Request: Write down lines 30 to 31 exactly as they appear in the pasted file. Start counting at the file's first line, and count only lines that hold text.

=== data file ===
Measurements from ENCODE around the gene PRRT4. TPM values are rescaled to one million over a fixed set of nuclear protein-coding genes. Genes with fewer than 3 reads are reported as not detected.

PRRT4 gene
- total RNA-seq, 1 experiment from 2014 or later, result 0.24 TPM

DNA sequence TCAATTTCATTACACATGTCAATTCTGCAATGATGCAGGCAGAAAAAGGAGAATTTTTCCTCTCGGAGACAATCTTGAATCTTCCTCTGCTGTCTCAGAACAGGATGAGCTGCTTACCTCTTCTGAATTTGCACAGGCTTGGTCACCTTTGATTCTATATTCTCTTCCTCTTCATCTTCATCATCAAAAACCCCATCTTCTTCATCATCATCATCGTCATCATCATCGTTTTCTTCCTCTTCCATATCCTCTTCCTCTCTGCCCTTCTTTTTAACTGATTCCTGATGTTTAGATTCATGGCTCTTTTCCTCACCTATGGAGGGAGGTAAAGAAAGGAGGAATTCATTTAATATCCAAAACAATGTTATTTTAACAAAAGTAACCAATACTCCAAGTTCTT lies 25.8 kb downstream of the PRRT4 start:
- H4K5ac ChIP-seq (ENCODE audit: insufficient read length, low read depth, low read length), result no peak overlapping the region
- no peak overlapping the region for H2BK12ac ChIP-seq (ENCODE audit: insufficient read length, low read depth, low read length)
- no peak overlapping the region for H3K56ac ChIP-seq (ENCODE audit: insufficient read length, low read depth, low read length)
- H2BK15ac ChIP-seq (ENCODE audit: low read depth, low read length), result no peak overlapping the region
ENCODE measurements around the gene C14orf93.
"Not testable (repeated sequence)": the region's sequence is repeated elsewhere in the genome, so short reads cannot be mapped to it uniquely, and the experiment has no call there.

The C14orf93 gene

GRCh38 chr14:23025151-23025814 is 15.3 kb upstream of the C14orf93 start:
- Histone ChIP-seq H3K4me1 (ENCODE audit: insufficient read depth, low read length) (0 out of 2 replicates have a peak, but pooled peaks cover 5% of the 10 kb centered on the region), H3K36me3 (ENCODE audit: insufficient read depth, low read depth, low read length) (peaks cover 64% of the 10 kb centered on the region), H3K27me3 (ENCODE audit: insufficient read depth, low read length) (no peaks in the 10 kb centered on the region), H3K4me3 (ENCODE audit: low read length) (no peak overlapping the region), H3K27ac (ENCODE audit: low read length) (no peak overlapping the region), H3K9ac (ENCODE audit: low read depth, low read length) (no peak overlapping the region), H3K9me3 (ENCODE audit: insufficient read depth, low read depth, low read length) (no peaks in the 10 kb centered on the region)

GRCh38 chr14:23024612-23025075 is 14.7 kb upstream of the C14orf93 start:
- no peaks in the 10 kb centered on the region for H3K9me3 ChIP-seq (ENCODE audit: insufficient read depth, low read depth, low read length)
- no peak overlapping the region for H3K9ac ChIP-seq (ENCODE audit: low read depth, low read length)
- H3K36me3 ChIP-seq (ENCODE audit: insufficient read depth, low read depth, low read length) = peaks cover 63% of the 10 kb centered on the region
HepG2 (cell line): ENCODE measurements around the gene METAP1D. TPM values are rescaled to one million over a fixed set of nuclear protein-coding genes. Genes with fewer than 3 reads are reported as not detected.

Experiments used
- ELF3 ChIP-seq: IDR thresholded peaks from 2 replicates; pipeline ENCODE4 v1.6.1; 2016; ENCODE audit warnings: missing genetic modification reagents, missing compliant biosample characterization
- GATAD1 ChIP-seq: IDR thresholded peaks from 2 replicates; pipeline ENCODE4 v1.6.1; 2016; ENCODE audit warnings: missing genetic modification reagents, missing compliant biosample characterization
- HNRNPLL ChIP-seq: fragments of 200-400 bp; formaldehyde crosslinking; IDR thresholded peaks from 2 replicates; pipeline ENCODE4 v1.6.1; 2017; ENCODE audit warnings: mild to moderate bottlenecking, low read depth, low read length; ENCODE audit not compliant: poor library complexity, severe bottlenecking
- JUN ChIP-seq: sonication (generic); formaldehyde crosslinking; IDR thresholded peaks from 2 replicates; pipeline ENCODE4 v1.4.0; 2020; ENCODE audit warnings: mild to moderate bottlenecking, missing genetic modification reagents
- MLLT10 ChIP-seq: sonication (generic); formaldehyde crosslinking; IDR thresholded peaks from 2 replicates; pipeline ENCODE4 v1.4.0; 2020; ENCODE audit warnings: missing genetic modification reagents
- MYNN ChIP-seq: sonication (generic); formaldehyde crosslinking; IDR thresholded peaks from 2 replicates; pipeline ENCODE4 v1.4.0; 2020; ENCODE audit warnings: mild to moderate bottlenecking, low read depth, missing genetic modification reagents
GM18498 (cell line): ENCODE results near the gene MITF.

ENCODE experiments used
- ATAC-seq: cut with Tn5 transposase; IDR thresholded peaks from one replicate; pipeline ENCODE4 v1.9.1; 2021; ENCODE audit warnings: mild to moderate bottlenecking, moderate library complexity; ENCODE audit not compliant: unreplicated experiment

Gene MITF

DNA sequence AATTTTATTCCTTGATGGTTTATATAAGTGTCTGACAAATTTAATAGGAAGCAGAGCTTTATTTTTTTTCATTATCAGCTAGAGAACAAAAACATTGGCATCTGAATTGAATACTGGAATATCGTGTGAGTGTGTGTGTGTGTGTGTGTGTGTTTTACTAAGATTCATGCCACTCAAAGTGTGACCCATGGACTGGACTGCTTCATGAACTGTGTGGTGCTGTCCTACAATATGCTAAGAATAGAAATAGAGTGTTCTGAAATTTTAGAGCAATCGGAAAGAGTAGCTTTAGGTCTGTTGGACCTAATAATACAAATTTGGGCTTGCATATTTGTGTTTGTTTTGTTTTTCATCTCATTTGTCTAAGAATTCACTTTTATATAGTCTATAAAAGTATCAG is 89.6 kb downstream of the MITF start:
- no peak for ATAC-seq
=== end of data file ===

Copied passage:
DNA sequence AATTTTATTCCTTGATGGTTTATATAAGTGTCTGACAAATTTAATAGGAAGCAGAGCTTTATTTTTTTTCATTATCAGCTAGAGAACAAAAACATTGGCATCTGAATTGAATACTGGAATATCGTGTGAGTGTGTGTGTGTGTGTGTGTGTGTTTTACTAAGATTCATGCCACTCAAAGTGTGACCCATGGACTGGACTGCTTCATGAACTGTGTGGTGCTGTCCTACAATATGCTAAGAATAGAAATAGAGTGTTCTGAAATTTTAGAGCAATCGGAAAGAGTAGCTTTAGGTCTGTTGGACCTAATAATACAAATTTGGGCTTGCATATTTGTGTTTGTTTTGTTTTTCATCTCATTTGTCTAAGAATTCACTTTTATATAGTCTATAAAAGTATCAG is 89.6 kb downstream of the MITF start:
- no peak for ATAC-seq